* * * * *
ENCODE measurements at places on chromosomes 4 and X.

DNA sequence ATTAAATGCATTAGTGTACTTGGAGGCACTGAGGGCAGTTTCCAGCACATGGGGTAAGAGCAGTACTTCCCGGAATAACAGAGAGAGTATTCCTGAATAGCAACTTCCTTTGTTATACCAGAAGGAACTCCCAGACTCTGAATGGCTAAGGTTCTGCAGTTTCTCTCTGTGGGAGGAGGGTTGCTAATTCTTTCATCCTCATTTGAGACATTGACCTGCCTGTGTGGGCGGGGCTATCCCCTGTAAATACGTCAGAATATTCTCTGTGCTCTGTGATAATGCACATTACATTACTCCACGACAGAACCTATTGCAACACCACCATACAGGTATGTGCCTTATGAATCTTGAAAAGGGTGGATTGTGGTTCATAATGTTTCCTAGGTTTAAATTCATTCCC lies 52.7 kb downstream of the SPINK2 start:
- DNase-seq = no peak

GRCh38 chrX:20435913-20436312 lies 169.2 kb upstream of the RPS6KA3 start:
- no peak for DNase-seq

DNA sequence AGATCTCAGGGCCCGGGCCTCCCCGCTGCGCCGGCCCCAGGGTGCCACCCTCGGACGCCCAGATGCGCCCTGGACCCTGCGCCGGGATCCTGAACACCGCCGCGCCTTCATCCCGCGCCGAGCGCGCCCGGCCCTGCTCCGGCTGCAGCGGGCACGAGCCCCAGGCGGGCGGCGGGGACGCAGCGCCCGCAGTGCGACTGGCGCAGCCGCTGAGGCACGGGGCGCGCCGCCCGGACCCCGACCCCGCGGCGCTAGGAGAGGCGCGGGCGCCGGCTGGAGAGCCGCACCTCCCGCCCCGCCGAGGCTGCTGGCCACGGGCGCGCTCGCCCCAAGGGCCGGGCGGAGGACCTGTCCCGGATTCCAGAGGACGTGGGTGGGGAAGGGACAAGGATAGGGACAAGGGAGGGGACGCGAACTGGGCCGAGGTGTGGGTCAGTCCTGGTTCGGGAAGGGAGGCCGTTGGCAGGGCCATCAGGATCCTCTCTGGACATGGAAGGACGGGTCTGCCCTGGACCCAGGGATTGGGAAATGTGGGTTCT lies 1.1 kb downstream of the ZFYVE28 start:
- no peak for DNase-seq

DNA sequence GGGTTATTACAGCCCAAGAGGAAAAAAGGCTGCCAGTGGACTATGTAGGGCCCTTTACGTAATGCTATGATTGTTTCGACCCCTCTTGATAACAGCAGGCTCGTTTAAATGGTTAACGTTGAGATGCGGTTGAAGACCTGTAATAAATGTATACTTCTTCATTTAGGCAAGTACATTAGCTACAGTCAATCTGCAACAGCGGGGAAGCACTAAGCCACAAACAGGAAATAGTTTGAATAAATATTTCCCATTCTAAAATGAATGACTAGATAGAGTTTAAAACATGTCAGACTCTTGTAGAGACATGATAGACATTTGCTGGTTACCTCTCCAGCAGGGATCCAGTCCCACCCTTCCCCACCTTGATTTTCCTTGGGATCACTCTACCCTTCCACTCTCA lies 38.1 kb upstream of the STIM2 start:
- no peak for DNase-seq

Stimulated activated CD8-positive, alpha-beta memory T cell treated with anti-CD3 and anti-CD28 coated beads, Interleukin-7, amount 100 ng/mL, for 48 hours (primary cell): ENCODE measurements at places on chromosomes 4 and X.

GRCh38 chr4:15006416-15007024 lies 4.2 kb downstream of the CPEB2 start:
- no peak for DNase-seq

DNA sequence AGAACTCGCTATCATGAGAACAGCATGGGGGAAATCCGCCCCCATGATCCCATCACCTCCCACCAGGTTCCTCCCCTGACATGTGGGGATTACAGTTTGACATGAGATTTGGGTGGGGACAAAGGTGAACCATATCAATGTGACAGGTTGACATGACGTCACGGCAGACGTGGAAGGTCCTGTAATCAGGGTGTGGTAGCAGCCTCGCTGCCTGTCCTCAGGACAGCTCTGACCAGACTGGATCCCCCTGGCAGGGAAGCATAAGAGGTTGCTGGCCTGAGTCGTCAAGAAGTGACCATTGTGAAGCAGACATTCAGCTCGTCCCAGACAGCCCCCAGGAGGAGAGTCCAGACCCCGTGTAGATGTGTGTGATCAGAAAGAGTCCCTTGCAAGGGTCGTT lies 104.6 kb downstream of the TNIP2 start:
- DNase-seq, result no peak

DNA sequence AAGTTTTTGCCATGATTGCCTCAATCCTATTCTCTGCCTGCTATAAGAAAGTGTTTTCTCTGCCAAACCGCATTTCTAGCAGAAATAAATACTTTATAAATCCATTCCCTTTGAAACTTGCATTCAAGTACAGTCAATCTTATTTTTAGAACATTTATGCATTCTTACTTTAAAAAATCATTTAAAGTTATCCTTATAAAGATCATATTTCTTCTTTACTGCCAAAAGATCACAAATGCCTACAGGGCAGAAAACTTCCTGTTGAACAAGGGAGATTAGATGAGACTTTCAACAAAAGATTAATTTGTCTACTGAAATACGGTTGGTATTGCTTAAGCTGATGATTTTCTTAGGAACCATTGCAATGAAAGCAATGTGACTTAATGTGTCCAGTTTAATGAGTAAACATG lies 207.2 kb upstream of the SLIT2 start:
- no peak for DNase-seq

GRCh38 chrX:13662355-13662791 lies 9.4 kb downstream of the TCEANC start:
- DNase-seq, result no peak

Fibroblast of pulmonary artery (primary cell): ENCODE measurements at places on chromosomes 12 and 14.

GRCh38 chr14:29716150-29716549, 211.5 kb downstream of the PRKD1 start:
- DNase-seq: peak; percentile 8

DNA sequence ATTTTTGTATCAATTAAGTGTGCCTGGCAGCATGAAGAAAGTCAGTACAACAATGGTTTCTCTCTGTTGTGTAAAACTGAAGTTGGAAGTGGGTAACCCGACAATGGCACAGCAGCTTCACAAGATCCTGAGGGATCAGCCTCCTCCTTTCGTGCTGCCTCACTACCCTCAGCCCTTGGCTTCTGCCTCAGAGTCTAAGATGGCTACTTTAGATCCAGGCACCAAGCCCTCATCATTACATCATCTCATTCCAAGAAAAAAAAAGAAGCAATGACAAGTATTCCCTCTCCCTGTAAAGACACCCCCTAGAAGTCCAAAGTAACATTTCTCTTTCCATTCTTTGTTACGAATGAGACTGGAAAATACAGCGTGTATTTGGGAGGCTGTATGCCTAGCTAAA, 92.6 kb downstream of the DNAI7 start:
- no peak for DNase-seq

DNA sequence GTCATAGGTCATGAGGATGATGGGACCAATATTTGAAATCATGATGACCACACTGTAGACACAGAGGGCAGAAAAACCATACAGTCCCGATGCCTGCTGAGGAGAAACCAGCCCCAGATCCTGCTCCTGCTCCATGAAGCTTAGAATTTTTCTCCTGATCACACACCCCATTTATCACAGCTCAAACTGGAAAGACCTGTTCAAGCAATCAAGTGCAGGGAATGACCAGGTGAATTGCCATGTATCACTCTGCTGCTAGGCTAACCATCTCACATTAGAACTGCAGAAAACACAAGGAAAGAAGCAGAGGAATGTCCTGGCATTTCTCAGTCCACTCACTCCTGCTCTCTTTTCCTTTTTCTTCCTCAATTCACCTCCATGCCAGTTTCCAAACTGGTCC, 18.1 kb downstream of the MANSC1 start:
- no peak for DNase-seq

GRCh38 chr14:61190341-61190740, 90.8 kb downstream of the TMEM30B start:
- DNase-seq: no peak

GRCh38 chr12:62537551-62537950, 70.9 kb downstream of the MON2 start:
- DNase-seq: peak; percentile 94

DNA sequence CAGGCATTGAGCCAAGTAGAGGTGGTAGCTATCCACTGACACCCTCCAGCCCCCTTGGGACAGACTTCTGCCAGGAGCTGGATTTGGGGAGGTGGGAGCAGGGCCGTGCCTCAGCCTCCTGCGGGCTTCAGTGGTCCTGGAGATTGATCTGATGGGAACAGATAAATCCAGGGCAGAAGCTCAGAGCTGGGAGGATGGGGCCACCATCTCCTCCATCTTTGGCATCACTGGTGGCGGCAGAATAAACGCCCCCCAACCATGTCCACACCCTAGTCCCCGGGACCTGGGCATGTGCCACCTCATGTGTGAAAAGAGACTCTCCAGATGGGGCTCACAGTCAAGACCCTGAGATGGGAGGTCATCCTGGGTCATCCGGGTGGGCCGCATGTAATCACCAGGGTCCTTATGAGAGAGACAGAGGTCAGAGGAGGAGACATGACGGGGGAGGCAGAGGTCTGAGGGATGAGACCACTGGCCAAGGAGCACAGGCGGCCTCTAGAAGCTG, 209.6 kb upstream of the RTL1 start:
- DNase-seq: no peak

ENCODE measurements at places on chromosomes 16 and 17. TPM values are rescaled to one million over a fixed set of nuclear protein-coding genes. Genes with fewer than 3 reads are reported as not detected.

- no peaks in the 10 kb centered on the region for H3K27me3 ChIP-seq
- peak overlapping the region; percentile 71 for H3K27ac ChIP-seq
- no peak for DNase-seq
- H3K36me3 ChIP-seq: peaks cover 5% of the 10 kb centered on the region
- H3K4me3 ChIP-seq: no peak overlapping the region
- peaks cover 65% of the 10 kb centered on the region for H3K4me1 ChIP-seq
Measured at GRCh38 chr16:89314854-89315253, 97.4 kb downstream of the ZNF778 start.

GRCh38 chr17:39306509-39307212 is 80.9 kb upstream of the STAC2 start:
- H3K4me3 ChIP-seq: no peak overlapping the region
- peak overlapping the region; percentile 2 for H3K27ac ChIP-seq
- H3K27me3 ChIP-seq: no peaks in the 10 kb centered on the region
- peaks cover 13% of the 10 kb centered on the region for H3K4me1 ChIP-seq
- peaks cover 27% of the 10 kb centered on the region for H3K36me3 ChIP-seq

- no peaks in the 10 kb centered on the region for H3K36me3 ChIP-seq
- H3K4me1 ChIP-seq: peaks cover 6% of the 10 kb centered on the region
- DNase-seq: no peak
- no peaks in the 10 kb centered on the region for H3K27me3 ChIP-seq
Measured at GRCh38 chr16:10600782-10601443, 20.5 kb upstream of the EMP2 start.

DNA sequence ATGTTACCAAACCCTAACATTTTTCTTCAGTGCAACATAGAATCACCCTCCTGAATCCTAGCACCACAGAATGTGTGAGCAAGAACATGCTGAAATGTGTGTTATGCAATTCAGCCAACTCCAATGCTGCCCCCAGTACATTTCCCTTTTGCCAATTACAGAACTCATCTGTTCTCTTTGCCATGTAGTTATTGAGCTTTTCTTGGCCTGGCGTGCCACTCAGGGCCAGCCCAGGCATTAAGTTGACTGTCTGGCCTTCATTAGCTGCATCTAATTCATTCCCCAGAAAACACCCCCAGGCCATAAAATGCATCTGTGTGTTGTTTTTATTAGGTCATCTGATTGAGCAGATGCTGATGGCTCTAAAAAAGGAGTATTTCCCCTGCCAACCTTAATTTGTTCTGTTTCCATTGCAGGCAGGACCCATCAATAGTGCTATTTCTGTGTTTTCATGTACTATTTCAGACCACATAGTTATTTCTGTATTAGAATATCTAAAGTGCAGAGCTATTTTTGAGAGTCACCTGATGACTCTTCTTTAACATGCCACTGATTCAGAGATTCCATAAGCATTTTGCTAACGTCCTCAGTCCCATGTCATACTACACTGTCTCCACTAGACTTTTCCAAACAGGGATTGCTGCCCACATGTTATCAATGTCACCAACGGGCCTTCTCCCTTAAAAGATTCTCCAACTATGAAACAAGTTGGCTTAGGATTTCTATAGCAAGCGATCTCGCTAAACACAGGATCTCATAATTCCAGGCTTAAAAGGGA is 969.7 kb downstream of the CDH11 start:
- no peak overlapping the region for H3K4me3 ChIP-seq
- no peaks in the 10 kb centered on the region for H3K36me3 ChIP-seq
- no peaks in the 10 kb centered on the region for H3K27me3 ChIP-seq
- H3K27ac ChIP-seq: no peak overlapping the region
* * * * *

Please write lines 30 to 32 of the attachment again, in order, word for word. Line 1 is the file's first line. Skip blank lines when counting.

DNA sequence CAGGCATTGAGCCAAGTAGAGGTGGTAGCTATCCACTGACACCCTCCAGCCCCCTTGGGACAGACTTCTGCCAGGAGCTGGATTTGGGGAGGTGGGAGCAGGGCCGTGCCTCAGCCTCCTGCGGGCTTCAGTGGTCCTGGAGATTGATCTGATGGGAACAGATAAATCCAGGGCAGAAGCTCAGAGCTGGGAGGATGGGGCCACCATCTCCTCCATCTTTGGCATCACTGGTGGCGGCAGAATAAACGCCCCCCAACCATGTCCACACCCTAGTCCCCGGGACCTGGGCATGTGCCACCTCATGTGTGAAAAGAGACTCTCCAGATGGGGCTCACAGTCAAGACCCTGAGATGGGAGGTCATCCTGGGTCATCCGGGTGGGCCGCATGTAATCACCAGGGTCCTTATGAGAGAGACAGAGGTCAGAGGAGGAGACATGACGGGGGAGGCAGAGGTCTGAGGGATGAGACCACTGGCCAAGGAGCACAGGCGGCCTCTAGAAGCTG, 209.6 kb upstream of the RTL1 start:
- DNase-seq: no peak

ENCODE measurements at places on chromosomes 16 and 17. TPM values are rescaled to one million over a fixed set of nuclear protein-coding genes. Genes with fewer than 3 reads are reported as not detected.